Italian Word of the Day: Nero (black)

The word for the darkest colour in existence owing to the complete absence or absorption of light is nero in Italian, or black in English. Its form changes to nera when modifying feminine nouns, and their respective plurals are neri and nere. Un vestito nero means a black suit, whereas a person who is vestito …

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Italian Word of the Day: Tempo (weather)

The Italian word for weather is tempo (masculine, plural: tempi). It comes from the Latin tempus meaning time – and yes, before you say anything, we are fully aware that tempo is also the word for time in Italian. However, we won’t be covering this definition here, as it deserves a blog post all of …

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Italian Word of the Day: Minestra (soup)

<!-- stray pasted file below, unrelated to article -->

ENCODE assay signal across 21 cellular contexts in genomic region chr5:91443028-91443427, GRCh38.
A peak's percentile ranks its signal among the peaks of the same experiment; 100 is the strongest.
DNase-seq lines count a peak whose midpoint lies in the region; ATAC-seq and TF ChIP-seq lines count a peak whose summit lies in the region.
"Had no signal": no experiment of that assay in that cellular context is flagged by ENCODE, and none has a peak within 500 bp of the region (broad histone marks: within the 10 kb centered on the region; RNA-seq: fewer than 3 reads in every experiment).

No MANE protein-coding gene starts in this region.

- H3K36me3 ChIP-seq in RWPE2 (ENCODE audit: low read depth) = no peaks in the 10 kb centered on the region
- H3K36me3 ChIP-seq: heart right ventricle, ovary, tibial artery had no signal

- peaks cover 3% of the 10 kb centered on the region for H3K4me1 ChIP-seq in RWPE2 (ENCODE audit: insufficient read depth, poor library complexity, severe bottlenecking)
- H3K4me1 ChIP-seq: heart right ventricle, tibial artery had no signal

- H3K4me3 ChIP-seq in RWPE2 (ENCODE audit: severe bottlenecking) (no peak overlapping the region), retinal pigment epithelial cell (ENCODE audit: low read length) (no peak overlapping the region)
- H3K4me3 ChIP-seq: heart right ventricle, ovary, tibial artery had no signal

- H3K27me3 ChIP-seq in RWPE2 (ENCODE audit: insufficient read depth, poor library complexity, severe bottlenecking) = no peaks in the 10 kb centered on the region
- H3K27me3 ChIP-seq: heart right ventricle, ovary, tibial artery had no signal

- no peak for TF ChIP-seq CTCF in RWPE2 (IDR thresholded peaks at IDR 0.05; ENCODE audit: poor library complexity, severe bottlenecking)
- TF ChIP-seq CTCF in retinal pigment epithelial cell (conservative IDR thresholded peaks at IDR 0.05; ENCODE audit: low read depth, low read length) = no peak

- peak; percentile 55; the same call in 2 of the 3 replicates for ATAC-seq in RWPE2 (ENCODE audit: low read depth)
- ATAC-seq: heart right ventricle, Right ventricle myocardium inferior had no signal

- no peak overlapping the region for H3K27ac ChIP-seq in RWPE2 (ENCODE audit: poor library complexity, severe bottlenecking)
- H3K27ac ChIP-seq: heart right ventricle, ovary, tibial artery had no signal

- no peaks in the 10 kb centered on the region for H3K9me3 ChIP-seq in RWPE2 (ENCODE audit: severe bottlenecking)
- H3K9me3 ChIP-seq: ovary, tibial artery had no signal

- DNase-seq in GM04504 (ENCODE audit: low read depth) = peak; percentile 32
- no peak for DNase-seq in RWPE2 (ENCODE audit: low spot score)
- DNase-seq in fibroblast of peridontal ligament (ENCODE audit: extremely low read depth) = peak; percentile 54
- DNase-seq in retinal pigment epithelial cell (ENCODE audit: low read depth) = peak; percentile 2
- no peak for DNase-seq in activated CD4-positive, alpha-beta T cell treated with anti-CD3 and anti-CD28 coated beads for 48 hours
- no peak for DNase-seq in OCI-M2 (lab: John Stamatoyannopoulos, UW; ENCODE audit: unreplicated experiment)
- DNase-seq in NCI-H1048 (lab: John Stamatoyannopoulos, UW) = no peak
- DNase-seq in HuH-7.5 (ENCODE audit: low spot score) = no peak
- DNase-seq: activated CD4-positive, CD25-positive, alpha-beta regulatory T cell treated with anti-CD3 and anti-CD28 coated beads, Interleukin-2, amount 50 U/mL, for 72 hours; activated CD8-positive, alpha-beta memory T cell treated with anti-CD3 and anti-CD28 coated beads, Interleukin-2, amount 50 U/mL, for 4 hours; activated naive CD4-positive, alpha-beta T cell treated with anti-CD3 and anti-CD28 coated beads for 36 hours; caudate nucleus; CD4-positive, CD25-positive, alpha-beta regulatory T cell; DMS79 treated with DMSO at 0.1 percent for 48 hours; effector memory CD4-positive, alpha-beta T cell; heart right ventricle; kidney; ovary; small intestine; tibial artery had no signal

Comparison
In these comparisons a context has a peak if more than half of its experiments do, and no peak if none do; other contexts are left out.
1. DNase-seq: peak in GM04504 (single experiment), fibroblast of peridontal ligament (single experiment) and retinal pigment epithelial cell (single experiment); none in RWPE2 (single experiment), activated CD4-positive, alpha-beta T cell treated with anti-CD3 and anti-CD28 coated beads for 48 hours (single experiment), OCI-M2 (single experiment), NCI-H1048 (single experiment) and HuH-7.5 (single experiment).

On a cold wintery day, few things are more comforting than curling up with a bowl of hot minestra (feminine, plural: minestre). Minestra is just one way of saying soup in Italian, and it has a fascinating history as we’ll discover in this article! Learn with our video Although minestra is now a generic term …

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Italian Word of the Day: Anziano (old / elderly)

In Italian, there are two possible ways to translate the word old: vecchio: this adjective can refer to people who have lived or things that have been around for a long time; it can also mean old as in ‘long-established’ (e.g. an old friend = un vecchio amico) anziano: this adjective refers to people who …

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The Meaning of “Mamma mia!” in Italian (Oh my goodness!)

The Swedish band Abba may have made the expression popular around the world, but Italians have been using Mamma mia! as a mild expression of surprise, joy, annoyance, disappointment, anger and fear for years. It can translate in numerous ways in English including Oh my goodness! Wow! and Oh man! to name a few. Learn …

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